Posted on 27 Dec 2023
The year 2023 was a landmark in terms of assessing new challenges to the universalization of human rights. The anniversaries of three key instruments provided an opportunity to reflect on the human rights landscape and how the human rights framework is being operationalized.
10 December 2023 marked 75 years since states came together to adopt the Universal Declaration of Human Rights (UDHR). This instrument is a milestone in human rights and inspired numerous human rights treaties and constitutions around the world. Almost 35 years after the adoption of the UDHR, the international community came together to discuss how to operationalize the Declaration and review the human rights machinery. The outcome of this conference was the Vienna Declaration and Programme of Action (VDPA), which in 2023 celebrated 30 years since it was adopted. In 2023, the world also remembered the 25th anniversary of the declaration on human rights defenders adopted by consensus by the UN General Assembly in 1998. But the world is not the same as it was 75 years ago. Global issues such as digitization, climate change and conflict pose multiple challenges to human rights. Organized crime cuts across many of these challenges. In this context of reflection on the effectiveness of the human rights framework, the Global Initiative Against Transnational Organized Crime (GI-TOC) has worked to raise awareness of the convergences between organized crime and human rights agendas, as well as communities’ responses to mitigate the negative impact of organized crime on human rights over the past year. In 2023, the topic was selected for the GI-TOC’s Resilience Fund Fellowship. In this context, the Fund organized its first in-person Fellowship meeting with a group of grantees and Fellows to discuss pressing human rights implications of organized crime. The meeting provided a platform for the Fellows to share experiences and current challenges related to the human rights impact of organized crime in their communities.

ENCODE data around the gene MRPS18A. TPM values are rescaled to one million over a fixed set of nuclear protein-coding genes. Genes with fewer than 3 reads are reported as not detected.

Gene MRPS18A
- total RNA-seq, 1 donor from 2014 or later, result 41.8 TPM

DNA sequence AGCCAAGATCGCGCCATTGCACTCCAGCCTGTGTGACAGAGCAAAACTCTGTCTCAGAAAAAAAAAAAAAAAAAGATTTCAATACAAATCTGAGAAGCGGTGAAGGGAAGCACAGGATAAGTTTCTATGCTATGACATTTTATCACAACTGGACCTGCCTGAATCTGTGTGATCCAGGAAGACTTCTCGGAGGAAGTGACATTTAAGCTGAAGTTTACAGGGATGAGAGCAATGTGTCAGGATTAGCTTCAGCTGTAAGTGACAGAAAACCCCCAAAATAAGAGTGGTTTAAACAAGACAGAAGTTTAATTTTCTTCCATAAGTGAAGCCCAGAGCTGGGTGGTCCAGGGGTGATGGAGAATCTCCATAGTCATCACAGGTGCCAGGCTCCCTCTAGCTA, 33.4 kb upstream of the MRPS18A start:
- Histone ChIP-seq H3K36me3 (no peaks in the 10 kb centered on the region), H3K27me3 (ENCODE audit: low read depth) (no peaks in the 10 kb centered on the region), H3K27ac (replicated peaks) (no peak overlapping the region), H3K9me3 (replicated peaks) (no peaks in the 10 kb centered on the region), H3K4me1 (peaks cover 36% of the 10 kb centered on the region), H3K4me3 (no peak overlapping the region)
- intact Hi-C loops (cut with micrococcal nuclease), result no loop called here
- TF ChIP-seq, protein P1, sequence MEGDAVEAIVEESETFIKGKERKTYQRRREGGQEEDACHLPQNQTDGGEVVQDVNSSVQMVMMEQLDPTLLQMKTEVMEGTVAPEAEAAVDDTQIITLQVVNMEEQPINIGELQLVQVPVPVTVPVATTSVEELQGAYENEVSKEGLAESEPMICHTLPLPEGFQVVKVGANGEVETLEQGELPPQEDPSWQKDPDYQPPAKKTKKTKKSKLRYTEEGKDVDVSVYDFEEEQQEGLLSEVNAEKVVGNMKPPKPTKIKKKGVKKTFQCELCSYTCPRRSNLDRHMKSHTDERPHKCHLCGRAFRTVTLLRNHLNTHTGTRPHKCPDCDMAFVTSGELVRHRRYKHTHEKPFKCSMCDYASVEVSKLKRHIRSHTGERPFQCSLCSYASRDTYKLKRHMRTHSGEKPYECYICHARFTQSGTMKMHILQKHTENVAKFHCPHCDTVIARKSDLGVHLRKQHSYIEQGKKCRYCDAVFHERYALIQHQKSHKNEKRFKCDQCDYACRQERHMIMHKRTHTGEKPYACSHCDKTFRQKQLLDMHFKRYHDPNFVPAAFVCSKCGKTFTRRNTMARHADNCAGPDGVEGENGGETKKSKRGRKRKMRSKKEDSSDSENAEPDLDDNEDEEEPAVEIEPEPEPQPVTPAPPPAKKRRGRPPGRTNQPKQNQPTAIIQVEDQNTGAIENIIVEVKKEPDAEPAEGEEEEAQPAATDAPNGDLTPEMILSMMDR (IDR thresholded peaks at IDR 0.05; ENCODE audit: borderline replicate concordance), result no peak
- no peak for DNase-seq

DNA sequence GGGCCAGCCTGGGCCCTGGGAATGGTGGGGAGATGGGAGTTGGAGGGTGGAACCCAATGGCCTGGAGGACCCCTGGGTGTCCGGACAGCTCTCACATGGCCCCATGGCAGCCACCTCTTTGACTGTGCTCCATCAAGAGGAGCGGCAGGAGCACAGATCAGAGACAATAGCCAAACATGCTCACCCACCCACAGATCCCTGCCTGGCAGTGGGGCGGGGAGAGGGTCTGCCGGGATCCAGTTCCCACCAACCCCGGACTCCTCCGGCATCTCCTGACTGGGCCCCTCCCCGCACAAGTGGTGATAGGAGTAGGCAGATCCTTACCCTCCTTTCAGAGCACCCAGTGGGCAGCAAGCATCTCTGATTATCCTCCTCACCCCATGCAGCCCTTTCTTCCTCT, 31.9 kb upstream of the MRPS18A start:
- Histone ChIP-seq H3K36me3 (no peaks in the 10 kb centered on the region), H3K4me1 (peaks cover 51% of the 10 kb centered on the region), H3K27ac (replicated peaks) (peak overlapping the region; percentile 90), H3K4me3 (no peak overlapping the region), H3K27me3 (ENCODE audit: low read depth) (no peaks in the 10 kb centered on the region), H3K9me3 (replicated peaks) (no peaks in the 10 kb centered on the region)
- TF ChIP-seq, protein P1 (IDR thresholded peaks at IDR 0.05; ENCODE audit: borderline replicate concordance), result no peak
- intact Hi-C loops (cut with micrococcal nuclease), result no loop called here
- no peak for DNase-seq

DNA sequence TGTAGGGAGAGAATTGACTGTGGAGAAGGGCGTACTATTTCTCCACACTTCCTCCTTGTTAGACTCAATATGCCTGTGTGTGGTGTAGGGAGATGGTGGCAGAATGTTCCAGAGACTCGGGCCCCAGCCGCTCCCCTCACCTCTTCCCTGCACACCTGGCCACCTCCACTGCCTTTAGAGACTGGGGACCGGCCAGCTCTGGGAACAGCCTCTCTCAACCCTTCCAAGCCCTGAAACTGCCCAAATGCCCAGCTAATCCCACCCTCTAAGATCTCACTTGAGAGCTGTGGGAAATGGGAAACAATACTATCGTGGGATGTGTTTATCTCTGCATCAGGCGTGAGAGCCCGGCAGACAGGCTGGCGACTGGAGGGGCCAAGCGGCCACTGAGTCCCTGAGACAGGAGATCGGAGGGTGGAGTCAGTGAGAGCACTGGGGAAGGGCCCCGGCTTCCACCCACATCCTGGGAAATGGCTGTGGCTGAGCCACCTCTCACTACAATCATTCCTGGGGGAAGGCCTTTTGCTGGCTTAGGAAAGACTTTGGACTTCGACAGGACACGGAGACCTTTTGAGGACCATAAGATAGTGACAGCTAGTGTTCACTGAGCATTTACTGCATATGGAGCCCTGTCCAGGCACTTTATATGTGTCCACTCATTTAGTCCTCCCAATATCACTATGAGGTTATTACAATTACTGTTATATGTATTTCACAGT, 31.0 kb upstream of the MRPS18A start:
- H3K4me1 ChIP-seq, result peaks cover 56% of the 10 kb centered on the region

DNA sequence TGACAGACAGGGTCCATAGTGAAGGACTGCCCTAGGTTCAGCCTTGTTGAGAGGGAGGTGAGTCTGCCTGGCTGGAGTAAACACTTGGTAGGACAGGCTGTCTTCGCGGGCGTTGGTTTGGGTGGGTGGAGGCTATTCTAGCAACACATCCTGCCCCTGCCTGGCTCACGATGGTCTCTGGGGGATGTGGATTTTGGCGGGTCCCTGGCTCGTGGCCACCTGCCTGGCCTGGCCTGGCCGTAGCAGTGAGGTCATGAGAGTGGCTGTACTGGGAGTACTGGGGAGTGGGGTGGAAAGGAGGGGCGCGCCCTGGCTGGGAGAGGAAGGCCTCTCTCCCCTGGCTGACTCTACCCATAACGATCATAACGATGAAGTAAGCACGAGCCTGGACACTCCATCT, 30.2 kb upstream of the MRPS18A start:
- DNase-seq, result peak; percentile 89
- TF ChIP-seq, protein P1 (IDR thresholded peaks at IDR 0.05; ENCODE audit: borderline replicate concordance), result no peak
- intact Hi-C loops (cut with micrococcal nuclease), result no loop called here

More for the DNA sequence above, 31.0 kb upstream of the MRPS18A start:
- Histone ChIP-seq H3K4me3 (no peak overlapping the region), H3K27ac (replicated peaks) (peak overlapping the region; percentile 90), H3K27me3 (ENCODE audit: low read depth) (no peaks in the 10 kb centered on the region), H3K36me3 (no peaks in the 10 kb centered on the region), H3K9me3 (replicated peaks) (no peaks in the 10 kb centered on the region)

Building on this work, the GI-TOC, with the support of the Sector Programme on Human Rights of the Deutsche Gesellschaft für Internationale Zusammenarbeit (GIZ) on behalf of the Bundesministerium für wirtschaftliche Zusammenarbeit und Entwicklung (BMZ) and the government of Norway, launched the first institutional report on the issue, ‘Four reasons why organized crime is a human rights issue’ during the 24-hour Organized Crime Conference (OC24). This report draws attention to four areas where synergies in human rights and anti-crime regimes should be enhanced, so that safeguards for human rights are woven into states’ policy responses to transnational organized crime.
As a final 2023 activity and part of the series of follow up events to the celebrate the 30th anniversary of the VDPA (VDPA+30) and the 75th anniversary of the UDHR, the GI-TOC organized a series of events to raise awareness of the intersection between organized crime and human rights in Vienna with the support of the Government of Austria. The programme comprised a two-day expert group meeting held from 29 November to 30 November in Vienna and a public event. The expert group meeting (EGM) brought together experts based in Vienna and selected global experts (comprising academia, non-governmental organizations, and representatives from international and grassroots organizations) from both the human rights and crime prevention fields to discuss the multifaceted interactions between organized crime and human rights. It was designed to spark discussion on organized crime as a global challenge that keeps human rights from being fulfilled, based on our research and evidence on the issues.
During this series of discussions, the GI-TOC also hosted a public panel at the Vienna Diplomatic Academy. This was followed by a reception where participants could engage more informally. This event reflected on high-level principles, community experiences and responses, as well as the dissemination of community tools to respond to organized crime violence through a human rights lens.
This report summarizes the key points discussed in this series of events and proposes a way forward for those who want to pursue further work on the issue.